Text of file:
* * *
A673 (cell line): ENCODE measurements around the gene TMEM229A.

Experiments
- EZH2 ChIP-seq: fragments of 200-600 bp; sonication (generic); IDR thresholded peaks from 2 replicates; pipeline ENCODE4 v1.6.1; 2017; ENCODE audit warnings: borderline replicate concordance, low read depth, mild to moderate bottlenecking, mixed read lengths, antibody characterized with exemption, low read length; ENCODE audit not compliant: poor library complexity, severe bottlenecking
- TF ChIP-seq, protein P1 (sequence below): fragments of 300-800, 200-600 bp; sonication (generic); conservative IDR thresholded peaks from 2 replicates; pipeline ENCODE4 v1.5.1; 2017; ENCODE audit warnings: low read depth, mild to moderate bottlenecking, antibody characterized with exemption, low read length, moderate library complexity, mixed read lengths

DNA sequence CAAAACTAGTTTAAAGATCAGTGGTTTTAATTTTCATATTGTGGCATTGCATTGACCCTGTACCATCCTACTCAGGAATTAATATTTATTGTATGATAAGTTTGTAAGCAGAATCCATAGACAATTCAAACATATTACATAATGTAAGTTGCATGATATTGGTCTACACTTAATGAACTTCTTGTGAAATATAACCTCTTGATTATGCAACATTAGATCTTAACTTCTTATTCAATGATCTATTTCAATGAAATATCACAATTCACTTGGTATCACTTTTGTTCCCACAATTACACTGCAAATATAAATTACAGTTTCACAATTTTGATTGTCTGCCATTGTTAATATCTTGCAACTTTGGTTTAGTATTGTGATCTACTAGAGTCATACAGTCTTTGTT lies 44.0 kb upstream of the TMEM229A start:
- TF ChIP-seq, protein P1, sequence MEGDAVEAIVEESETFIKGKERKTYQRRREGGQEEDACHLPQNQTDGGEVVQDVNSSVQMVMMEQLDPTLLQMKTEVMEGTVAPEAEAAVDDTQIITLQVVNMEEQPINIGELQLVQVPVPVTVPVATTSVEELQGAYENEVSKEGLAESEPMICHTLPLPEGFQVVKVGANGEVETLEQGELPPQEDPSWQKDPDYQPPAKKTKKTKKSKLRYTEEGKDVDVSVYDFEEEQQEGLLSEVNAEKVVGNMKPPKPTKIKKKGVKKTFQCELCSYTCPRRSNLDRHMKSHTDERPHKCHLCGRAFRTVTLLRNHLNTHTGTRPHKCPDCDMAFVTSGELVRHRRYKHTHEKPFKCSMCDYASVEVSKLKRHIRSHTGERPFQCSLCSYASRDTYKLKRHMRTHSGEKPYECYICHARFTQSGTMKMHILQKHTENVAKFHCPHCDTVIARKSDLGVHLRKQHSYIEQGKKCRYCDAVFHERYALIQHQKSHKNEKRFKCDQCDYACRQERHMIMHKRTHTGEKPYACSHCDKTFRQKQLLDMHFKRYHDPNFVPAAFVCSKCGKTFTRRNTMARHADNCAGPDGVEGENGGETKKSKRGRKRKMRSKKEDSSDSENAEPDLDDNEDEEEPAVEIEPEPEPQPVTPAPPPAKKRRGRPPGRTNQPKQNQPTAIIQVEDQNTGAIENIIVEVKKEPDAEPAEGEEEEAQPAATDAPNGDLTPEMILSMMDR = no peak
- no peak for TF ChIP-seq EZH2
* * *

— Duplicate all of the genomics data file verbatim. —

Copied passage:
A673 (cell line): ENCODE measurements around the gene TMEM229A.

Experiments
- EZH2 ChIP-seq: fragments of 200-600 bp; sonication (generic); IDR thresholded peaks from 2 replicates; pipeline ENCODE4 v1.6.1; 2017; ENCODE audit warnings: borderline replicate concordance, low read depth, mild to moderate bottlenecking, mixed read lengths, antibody characterized with exemption, low read length; ENCODE audit not compliant: poor library complexity, severe bottlenecking
- TF ChIP-seq, protein P1 (sequence below): fragments of 300-800, 200-600 bp; sonication (generic); conservative IDR thresholded peaks from 2 replicates; pipeline ENCODE4 v1.5.1; 2017; ENCODE audit warnings: low read depth, mild to moderate bottlenecking, antibody characterized with exemption, low read length, moderate library complexity, mixed read lengths

DNA sequence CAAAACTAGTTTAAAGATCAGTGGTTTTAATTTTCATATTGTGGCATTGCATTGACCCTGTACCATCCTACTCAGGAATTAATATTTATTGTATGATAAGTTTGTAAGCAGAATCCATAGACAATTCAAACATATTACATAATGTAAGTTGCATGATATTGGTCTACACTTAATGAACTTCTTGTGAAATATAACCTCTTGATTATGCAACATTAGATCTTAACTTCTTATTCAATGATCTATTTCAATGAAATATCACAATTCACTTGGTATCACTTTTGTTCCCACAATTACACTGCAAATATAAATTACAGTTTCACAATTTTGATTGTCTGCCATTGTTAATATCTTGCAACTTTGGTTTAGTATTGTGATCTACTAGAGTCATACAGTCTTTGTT lies 44.0 kb upstream of the TMEM229A start:
- TF ChIP-seq, protein P1, sequence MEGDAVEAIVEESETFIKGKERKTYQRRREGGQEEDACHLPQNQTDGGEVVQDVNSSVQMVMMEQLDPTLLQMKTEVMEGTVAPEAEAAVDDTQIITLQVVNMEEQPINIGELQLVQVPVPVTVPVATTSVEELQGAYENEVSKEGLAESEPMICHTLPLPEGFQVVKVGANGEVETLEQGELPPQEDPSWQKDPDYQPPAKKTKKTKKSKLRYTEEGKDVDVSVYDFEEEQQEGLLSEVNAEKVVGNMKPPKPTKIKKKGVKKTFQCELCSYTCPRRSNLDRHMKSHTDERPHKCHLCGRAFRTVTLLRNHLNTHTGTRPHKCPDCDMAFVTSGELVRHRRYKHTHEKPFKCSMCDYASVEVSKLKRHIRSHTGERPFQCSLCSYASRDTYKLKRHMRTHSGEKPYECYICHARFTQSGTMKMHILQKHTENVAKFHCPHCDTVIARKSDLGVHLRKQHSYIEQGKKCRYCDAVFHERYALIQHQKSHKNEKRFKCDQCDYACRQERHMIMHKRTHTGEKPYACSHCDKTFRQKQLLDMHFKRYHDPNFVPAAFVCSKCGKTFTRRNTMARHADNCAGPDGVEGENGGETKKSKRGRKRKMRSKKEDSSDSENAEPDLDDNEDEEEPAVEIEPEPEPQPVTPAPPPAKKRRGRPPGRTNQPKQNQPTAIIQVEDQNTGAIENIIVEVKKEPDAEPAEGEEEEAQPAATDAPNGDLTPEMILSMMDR = no peak
- no peak for TF ChIP-seq EZH2